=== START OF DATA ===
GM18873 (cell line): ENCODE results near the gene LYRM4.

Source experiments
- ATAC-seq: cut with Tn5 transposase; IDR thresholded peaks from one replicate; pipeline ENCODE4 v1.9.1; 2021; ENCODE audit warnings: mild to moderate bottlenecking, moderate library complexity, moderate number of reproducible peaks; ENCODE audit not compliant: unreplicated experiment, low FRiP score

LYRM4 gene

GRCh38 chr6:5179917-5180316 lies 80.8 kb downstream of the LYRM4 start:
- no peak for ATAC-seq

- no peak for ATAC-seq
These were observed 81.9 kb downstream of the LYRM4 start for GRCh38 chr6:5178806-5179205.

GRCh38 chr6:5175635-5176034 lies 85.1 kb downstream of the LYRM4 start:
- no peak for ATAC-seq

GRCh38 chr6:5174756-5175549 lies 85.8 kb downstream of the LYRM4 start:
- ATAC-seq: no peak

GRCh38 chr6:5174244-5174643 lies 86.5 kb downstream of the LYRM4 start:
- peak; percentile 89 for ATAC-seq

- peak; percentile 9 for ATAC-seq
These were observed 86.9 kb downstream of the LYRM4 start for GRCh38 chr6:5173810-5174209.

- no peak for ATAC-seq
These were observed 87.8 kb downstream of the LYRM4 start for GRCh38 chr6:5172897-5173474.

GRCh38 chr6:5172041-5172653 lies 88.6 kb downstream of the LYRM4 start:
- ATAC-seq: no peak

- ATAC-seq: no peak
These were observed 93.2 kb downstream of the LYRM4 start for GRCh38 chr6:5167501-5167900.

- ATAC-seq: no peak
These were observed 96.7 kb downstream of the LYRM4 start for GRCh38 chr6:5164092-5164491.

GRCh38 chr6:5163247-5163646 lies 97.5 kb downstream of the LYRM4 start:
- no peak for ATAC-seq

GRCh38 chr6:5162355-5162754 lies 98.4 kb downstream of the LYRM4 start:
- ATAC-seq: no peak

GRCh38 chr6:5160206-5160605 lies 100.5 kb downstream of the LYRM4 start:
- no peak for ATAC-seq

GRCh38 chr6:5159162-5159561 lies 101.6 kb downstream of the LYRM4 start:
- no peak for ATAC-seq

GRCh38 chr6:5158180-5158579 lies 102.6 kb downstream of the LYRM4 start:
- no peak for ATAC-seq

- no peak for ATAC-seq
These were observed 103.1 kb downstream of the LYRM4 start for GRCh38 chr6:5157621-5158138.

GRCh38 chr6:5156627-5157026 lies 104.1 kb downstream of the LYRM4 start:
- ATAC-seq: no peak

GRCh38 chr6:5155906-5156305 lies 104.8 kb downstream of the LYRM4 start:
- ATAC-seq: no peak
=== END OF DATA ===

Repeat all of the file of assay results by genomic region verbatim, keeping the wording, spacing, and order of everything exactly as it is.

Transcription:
GM18873 (cell line): ENCODE results near the gene LYRM4.

Source experiments
- ATAC-seq: cut with Tn5 transposase; IDR thresholded peaks from one replicate; pipeline ENCODE4 v1.9.1; 2021; ENCODE audit warnings: mild to moderate bottlenecking, moderate library complexity, moderate number of reproducible peaks; ENCODE audit not compliant: unreplicated experiment, low FRiP score

LYRM4 gene

GRCh38 chr6:5179917-5180316 lies 80.8 kb downstream of the LYRM4 start:
- no peak for ATAC-seq

- no peak for ATAC-seq
These were observed 81.9 kb downstream of the LYRM4 start for GRCh38 chr6:5178806-5179205.

GRCh38 chr6:5175635-5176034 lies 85.1 kb downstream of the LYRM4 start:
- no peak for ATAC-seq

GRCh38 chr6:5174756-5175549 lies 85.8 kb downstream of the LYRM4 start:
- ATAC-seq: no peak

GRCh38 chr6:5174244-5174643 lies 86.5 kb downstream of the LYRM4 start:
- peak; percentile 89 for ATAC-seq

- peak; percentile 9 for ATAC-seq
These were observed 86.9 kb downstream of the LYRM4 start for GRCh38 chr6:5173810-5174209.

- no peak for ATAC-seq
These were observed 87.8 kb downstream of the LYRM4 start for GRCh38 chr6:5172897-5173474.

GRCh38 chr6:5172041-5172653 lies 88.6 kb downstream of the LYRM4 start:
- ATAC-seq: no peak

- ATAC-seq: no peak
These were observed 93.2 kb downstream of the LYRM4 start for GRCh38 chr6:5167501-5167900.

- ATAC-seq: no peak
These were observed 96.7 kb downstream of the LYRM4 start for GRCh38 chr6:5164092-5164491.

GRCh38 chr6:5163247-5163646 lies 97.5 kb downstream of the LYRM4 start:
- no peak for ATAC-seq

GRCh38 chr6:5162355-5162754 lies 98.4 kb downstream of the LYRM4 start:
- ATAC-seq: no peak

GRCh38 chr6:5160206-5160605 lies 100.5 kb downstream of the LYRM4 start:
- no peak for ATAC-seq

GRCh38 chr6:5159162-5159561 lies 101.6 kb downstream of the LYRM4 start:
- no peak for ATAC-seq

GRCh38 chr6:5158180-5158579 lies 102.6 kb downstream of the LYRM4 start:
- no peak for ATAC-seq

- no peak for ATAC-seq
These were observed 103.1 kb downstream of the LYRM4 start for GRCh38 chr6:5157621-5158138.

GRCh38 chr6:5156627-5157026 lies 104.1 kb downstream of the LYRM4 start:
- ATAC-seq: no peak

GRCh38 chr6:5155906-5156305 lies 104.8 kb downstream of the LYRM4 start:
- ATAC-seq: no peak